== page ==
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It depends on the hash function you use. If you use fast hashes like MD5, SHA1-, SHA-3, it is not secure, because they make brute forcing easier. There is a set of hash functions (called also key stretching or password derivation functions) like PBKDF2, scrypt, Argon2 that require relatively much computation resources (much CPU, much memory) for every hash. ...


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The main problem will be the password policy and users. If you let the users to choose any password, then they will tend to use 1234 as a password. A malicious user in your system can easily bruteforce all widely used insecure passwords. If you have a good policy, the only way is brute-forcing since we cannot reverse the hash and the salt prevents rainbow ...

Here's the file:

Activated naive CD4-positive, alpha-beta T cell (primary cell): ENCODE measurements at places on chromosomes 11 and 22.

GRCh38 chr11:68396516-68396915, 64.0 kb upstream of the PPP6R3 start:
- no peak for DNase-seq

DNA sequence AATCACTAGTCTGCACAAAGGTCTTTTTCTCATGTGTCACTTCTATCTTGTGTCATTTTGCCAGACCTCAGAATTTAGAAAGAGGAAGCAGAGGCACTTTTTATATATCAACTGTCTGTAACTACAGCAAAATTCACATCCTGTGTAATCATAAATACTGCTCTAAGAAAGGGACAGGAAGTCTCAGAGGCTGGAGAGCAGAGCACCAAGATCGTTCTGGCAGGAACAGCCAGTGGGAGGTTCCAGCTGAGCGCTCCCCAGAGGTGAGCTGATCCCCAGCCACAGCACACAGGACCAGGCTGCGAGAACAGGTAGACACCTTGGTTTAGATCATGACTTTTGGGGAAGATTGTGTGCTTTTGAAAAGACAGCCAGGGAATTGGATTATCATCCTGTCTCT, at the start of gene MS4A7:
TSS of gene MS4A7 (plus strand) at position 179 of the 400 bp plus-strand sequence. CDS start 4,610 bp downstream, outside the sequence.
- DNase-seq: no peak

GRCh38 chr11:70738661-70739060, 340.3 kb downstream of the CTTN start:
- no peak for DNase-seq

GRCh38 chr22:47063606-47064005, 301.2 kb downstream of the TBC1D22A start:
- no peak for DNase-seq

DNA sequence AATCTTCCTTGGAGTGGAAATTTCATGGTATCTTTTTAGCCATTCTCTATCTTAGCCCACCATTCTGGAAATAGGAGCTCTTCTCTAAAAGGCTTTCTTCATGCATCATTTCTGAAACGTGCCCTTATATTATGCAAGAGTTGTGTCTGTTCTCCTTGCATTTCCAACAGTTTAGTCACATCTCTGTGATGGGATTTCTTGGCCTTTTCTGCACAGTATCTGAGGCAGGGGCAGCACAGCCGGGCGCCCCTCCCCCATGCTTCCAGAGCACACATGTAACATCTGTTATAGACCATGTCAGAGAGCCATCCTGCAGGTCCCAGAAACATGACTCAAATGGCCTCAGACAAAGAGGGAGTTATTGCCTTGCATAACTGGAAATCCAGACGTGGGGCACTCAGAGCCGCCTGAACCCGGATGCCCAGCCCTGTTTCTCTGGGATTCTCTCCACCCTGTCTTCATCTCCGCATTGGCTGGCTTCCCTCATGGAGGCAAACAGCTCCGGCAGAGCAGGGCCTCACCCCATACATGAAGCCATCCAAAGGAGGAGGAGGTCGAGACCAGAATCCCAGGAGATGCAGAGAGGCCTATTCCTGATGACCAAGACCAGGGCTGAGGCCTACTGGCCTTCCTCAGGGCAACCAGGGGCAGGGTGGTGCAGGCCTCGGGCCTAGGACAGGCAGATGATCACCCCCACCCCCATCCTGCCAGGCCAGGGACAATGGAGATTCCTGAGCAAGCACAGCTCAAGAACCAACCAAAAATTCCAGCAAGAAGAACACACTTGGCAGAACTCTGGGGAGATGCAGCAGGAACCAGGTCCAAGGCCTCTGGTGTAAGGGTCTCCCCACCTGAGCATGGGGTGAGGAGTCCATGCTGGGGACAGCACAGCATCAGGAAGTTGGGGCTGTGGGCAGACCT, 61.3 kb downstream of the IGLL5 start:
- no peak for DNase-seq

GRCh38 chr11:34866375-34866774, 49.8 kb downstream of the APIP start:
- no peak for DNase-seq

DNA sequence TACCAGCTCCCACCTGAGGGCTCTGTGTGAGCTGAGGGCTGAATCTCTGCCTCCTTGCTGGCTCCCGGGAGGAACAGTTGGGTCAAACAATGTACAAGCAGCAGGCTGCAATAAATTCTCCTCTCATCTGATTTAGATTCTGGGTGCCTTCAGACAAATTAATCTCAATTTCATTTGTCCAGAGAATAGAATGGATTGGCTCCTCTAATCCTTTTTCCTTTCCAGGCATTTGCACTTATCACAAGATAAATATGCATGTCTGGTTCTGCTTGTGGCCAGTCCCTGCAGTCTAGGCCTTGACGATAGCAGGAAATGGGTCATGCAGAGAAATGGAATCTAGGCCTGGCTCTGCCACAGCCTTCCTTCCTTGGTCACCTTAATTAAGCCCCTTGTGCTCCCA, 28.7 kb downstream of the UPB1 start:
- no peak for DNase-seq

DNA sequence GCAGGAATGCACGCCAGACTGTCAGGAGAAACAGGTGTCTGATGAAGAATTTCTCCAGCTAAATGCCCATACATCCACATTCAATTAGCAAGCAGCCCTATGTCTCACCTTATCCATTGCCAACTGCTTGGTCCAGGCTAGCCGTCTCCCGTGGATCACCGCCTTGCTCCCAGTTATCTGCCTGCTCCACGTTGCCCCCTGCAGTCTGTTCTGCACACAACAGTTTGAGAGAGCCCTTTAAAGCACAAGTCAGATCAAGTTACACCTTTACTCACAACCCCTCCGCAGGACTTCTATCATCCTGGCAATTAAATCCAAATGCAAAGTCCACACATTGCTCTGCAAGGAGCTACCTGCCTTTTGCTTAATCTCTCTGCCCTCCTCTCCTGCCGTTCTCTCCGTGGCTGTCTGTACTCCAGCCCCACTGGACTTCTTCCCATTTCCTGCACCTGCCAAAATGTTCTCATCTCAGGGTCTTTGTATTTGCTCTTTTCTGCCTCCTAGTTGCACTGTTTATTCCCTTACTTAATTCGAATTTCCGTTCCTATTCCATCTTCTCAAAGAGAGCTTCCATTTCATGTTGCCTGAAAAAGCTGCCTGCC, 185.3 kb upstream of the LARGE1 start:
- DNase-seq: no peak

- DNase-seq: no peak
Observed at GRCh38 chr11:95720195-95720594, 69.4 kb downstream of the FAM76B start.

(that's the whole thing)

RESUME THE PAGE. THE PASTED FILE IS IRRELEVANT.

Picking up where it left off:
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Yes, there is BIP39(Bitcoin Improvement Proposal )in the Bitcoin protocol. That converts a hex private key in to a list of 12 to 24 human readable words. For example you have a cryptographic key E9873D79C6D87DC0FB6A5778633389F4453213303DA61F20BD67FC233AA33262 Gets converted to: witch collapse practice feed shame open despair creek road again ice least ...


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Apparently this answer will be updated as OP develop an understanding of his application. I've never used PGP, but general public-key cryptography concepts are always applicable. entering a private key on a website whenever you need to do something is troublesome You can let clients derive their keys through memorable string - the user agent first ...


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Since I posted this question I learned the answer is to calculate the checksum as already described in the single-character checksum method, but take both letters which comprise the coordinates of the last letter you land on. Actually you should trace over the entire plaintext twice, otherwise if the length of the text were fraudently modified by exactly 1 ...


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